University of Michigan-Flint students will be able to check out 48-hour passes from the Frances Willson Thompson Library to a local makerspace starting in January.
Any student at the university can use the pass, which provides access to the tools and work space at Factory Two. Anyone using the equipment at the facility must first take an introductory how-to session, which often carries a nominal fee for materials provided, said Thomas Henthorn, a Wyatt Endowed Professor of Public History at UM-Flint who helped spearhead the initiative to provide passes to students.
The facility has numerous resources for crafting and creating, which include, but are not limited to, a metal shop, blacksmithing forge, vinyl cutter, 3-D printing lab, paper and textile screen printing, a soldering workbench, and design computers.
“Community is the defining element of the maker movement, and as communities, makerspaces exemplify coworking, collaboration, teaching, learning, and an open sharing of ideas,” said Henthorn.
Henthorn is currently teaching a UM-Flint history class that makes use of the Forge at Factory Two so students can learn blacksmithing firsthand.
“The blacksmithing is part of a unit on craft demonstrations and open air museums,” he said. “Students had to research and write a short paper on blacksmiths and their role in pre-industrial economies. They gave a presentation on blacksmithing skills that combined craft demonstration and the content of their research paper.”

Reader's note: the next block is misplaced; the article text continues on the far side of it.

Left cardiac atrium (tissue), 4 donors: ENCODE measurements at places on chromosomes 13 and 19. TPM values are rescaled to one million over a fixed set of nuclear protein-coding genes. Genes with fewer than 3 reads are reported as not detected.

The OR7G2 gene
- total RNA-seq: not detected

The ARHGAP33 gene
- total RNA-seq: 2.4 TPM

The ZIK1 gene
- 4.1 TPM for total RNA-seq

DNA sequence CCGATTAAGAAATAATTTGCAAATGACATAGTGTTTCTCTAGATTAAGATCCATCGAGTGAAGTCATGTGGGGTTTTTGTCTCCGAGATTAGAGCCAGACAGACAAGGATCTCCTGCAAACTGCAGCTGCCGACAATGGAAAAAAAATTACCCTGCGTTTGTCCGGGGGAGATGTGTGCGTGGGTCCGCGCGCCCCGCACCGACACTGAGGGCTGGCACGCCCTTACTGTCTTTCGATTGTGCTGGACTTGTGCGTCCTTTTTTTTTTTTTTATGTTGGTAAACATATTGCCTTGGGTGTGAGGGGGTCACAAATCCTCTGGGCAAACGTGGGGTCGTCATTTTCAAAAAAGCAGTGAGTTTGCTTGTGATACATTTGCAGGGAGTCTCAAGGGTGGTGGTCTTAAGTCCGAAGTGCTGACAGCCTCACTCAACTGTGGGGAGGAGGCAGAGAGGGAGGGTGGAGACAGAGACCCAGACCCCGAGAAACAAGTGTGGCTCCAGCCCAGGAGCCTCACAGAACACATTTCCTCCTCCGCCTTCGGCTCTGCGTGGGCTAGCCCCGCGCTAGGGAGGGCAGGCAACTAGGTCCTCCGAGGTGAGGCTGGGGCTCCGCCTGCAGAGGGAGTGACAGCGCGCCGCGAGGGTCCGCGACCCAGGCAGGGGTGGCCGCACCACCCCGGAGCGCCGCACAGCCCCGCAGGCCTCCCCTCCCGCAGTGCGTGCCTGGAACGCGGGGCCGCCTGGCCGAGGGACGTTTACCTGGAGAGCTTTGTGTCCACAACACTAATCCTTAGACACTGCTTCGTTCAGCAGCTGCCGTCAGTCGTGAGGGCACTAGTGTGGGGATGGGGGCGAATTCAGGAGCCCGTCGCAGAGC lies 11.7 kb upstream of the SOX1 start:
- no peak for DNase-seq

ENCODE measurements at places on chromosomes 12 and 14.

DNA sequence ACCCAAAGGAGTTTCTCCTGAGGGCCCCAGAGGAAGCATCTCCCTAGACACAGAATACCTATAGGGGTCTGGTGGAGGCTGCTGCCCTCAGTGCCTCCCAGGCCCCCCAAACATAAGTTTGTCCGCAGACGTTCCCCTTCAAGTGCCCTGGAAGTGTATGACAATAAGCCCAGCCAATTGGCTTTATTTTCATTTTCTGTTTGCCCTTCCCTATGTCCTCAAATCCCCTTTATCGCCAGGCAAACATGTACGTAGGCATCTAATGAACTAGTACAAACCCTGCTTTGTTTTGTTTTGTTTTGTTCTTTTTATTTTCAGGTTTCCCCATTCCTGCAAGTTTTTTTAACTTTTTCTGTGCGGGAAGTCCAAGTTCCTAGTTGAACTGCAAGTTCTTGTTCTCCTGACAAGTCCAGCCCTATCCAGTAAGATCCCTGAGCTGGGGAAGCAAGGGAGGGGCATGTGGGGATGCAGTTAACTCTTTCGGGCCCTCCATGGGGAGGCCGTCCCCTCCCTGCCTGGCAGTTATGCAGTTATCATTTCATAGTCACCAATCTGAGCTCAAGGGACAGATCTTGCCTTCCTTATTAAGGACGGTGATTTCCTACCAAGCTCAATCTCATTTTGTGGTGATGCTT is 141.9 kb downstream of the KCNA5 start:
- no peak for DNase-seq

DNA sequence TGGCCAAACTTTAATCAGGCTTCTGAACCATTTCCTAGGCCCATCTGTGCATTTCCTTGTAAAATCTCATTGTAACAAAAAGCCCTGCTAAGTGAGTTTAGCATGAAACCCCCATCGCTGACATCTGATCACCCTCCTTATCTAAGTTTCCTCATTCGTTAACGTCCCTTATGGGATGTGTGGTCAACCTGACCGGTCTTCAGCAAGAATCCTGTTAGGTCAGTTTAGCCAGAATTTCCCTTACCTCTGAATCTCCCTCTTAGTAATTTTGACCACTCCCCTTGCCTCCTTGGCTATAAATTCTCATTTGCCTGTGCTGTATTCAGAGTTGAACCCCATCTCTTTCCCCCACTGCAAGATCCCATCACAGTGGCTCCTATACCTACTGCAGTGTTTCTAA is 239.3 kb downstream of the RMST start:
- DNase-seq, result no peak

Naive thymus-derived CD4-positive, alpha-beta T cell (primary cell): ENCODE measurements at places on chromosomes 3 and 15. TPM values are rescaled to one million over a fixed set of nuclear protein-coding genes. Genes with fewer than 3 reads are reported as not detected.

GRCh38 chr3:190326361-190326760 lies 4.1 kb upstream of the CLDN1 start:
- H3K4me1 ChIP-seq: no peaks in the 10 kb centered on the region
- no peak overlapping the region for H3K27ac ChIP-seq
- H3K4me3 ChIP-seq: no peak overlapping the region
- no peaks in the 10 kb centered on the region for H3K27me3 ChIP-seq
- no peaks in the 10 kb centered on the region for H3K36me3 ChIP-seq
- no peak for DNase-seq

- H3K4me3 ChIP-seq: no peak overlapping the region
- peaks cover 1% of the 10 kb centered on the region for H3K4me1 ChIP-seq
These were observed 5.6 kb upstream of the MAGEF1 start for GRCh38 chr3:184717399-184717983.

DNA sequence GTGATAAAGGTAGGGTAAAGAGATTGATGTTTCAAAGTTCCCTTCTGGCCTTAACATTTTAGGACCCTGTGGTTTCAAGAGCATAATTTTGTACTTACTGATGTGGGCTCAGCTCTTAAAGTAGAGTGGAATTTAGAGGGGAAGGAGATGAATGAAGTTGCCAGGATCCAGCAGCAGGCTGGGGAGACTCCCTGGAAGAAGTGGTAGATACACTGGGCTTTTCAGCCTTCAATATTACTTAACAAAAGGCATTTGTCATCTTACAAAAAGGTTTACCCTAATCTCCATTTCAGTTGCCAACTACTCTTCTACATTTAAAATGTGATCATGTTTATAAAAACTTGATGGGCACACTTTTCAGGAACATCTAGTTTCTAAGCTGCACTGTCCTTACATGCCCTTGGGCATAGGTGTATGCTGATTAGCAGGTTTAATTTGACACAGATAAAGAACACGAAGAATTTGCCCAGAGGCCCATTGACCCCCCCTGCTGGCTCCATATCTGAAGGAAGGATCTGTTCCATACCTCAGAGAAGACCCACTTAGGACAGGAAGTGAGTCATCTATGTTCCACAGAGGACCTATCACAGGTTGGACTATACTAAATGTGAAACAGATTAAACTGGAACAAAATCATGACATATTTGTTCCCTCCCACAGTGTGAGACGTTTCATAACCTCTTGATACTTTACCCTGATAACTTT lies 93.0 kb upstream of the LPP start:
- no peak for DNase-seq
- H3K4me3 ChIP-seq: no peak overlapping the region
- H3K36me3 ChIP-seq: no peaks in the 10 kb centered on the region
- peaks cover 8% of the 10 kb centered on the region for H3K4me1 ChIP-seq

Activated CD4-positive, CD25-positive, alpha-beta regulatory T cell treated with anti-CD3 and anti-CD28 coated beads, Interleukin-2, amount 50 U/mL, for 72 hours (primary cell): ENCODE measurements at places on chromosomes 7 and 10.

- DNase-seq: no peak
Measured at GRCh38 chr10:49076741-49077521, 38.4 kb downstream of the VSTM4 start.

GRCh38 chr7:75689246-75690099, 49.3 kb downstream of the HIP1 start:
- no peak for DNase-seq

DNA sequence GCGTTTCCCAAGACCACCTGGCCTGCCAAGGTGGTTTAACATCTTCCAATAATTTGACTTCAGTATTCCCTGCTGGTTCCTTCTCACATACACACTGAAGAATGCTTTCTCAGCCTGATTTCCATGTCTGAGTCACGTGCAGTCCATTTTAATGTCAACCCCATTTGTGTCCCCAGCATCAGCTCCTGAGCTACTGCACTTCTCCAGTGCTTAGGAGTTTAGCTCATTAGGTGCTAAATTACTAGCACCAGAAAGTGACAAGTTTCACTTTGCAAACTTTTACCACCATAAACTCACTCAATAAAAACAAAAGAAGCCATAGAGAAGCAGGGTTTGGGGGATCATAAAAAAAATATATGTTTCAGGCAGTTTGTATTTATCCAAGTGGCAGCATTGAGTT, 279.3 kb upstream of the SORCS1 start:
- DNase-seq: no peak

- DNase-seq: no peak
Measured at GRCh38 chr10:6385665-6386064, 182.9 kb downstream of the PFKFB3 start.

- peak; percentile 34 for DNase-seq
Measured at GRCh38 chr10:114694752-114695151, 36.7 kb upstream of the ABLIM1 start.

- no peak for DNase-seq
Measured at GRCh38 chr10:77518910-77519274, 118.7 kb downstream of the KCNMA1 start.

Students learned the basics of how to use a hearth and an anvil, and how to make tools such as rivets, spoons, and s-shaped hooks.
Tabitha Robinson, a UM-Flint student, said learning the ins and outs of blacksmithing added another layer of learning.
“You almost get to a different reality,” she said. “You can imagine more what the theorists were talking about. You are seeing it in real life.”
Robinson said the space could be valuable for student groups needing space to meet, to make t-shirts, or to use the equipment.
“Factory Two is a nice, easy, and local way to do it,” she said.
“Anyone interested in utilizing the equipment or space should file a reservation with Factory Two, but can do this before checking out the pass from the library,” said Jon Hardman, the director and co-founder of Factory Two. “And often, more than one person can utilize the pass at a time. For example, one pass would get up to eight people into the meeting space.”
Hardman encouraged anyone to contact Factory Two about how many people can utilize a pass for a particular project.
The passes will be available at the library circulation desk, said Liz Svoboda, associate librarian and head of circulation. There will be no limit on how many times a student can check a pass out.
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